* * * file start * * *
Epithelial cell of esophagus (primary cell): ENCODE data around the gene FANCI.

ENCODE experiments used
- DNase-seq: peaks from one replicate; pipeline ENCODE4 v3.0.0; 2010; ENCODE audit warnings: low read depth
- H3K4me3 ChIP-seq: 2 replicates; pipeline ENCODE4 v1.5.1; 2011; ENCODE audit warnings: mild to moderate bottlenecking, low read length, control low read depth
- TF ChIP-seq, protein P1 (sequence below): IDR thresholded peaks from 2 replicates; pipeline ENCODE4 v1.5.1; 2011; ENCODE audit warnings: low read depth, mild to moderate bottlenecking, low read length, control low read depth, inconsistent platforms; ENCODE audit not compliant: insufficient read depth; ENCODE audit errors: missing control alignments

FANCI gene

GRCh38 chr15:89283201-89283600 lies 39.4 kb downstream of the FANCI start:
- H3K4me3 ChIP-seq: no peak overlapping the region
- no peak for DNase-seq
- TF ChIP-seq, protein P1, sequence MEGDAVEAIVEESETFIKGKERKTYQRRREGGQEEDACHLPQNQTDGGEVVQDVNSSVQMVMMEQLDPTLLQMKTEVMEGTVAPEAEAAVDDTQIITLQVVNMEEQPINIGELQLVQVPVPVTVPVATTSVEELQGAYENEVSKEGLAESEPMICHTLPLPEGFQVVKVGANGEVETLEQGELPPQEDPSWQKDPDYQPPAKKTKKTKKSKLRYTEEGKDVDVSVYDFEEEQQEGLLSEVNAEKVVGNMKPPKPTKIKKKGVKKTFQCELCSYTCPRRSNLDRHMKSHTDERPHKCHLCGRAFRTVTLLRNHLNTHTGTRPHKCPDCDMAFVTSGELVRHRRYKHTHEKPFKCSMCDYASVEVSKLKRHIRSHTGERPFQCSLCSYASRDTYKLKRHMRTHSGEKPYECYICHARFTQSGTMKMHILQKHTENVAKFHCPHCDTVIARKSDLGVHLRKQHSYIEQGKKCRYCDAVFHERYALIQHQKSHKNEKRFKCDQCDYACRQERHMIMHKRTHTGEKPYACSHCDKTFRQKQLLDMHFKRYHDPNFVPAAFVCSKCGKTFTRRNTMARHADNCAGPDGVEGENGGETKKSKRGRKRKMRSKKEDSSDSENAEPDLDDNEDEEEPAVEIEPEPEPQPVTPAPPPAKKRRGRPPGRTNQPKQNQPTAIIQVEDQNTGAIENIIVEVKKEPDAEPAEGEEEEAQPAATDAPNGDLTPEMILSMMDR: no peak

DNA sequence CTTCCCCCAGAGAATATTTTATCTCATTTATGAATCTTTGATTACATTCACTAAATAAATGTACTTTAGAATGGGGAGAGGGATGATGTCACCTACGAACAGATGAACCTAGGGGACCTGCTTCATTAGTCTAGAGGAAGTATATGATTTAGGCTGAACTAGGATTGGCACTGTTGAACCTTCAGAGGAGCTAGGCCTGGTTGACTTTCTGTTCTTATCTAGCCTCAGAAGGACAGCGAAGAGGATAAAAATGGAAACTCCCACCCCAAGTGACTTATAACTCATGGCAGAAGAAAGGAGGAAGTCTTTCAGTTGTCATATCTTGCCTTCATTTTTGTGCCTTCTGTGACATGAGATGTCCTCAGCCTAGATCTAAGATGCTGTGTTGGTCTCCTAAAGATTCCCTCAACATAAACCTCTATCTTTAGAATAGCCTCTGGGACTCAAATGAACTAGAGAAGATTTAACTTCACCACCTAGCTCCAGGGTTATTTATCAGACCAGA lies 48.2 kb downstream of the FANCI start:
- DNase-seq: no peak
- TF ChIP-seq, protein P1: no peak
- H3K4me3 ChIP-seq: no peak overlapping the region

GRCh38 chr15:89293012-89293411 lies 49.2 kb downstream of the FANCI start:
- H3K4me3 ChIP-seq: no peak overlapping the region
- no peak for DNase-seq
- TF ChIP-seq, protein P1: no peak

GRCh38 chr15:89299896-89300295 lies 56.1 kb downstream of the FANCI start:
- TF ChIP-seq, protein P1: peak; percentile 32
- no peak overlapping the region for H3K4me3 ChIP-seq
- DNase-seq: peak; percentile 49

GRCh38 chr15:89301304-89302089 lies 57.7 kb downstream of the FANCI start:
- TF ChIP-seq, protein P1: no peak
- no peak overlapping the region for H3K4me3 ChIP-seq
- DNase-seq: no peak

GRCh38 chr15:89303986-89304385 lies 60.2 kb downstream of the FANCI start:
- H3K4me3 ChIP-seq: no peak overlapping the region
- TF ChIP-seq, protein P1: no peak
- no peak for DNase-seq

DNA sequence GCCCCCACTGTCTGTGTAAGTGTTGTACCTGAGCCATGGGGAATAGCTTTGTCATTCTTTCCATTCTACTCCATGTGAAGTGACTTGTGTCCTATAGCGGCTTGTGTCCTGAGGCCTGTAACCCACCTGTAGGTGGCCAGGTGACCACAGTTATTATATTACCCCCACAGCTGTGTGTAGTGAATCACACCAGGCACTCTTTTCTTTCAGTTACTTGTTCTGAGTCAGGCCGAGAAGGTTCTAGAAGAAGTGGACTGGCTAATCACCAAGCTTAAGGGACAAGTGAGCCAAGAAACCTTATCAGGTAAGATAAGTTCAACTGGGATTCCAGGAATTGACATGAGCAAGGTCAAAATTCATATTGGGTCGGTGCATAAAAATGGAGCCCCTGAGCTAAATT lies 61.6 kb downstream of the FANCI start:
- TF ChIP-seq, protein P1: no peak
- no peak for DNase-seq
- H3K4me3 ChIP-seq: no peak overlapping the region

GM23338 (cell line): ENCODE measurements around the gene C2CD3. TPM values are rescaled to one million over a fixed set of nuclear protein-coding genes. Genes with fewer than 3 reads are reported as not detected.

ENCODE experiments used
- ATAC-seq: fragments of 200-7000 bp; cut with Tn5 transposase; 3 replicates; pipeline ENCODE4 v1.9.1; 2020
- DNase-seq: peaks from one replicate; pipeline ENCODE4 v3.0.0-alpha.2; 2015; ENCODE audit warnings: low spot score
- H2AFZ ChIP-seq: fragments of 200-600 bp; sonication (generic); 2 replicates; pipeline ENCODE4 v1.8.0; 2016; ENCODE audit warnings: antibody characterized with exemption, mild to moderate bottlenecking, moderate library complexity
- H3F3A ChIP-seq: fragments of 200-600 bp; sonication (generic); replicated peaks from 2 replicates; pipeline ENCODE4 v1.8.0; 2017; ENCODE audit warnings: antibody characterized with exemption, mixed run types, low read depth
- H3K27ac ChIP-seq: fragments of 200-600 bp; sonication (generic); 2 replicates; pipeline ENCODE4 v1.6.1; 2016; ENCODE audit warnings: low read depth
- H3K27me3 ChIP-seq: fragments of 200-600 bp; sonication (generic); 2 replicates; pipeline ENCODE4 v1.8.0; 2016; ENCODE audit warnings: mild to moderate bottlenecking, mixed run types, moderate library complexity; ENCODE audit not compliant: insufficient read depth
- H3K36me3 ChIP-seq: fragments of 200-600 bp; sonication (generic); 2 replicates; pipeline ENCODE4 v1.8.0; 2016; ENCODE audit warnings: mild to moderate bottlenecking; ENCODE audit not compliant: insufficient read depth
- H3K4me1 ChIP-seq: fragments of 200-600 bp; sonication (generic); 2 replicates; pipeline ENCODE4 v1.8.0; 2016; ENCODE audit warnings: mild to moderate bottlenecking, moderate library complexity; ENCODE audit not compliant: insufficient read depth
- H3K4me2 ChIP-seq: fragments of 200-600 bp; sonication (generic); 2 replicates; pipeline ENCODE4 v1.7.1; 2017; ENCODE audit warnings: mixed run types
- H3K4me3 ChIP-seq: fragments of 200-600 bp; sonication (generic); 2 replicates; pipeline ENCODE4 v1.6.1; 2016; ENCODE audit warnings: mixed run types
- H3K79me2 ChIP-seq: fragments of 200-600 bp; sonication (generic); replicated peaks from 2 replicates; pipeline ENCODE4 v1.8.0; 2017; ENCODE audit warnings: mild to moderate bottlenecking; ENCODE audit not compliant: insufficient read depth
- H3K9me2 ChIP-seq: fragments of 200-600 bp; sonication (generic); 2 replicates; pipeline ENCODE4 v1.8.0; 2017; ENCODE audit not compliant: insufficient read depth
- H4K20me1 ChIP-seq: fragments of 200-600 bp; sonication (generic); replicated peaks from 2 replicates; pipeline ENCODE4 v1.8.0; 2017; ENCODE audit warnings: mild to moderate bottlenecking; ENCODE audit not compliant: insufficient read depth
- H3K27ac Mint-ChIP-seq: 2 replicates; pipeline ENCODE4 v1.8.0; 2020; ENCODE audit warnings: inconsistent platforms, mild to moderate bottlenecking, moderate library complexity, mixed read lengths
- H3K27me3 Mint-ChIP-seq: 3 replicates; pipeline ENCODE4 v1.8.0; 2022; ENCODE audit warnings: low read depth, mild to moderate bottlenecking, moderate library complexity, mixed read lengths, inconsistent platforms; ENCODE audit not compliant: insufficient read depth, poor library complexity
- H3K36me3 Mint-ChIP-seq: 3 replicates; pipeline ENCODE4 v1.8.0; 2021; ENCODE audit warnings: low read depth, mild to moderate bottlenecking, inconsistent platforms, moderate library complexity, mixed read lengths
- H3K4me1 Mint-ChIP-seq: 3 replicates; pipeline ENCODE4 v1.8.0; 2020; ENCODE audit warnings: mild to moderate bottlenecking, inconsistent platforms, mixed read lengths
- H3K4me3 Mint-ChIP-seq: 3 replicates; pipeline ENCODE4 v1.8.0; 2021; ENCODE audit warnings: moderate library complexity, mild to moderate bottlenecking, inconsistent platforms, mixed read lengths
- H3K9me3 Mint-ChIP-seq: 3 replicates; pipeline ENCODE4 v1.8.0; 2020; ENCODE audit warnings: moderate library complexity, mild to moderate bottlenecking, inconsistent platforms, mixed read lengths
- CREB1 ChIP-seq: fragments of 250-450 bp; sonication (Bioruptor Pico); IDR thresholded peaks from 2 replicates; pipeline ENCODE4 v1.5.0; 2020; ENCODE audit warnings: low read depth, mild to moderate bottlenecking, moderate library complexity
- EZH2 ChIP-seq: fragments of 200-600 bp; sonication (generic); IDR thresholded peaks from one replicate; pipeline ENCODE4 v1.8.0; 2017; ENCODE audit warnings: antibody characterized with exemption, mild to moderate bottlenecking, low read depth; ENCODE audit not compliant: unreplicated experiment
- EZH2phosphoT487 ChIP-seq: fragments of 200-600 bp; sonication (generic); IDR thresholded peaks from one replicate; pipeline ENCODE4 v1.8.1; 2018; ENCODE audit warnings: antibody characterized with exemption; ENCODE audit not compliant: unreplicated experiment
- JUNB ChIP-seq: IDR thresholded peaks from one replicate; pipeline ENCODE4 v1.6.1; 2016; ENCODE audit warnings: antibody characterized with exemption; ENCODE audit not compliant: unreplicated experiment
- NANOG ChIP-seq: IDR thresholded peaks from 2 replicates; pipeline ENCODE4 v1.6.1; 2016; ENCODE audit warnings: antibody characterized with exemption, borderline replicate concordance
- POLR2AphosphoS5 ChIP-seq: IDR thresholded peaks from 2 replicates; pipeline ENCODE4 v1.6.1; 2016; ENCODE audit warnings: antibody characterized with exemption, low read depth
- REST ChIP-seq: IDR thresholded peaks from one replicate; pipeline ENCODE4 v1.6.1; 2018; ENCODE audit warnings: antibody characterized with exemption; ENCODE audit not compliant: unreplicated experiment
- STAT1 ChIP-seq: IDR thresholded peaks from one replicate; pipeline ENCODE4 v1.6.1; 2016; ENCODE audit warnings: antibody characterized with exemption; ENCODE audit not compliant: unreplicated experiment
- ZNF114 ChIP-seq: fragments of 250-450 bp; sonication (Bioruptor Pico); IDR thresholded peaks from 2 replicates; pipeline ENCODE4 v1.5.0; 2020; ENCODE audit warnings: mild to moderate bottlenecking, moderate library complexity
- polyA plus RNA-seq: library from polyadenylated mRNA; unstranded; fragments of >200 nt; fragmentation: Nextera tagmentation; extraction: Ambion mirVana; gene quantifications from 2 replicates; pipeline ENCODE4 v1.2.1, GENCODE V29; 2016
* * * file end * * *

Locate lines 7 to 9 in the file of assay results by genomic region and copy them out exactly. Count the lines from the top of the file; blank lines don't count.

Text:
GRCh38 chr15:89283201-89283600 lies 39.4 kb downstream of the FANCI start:
- H3K4me3 ChIP-seq: no peak overlapping the region
- no peak for DNase-seq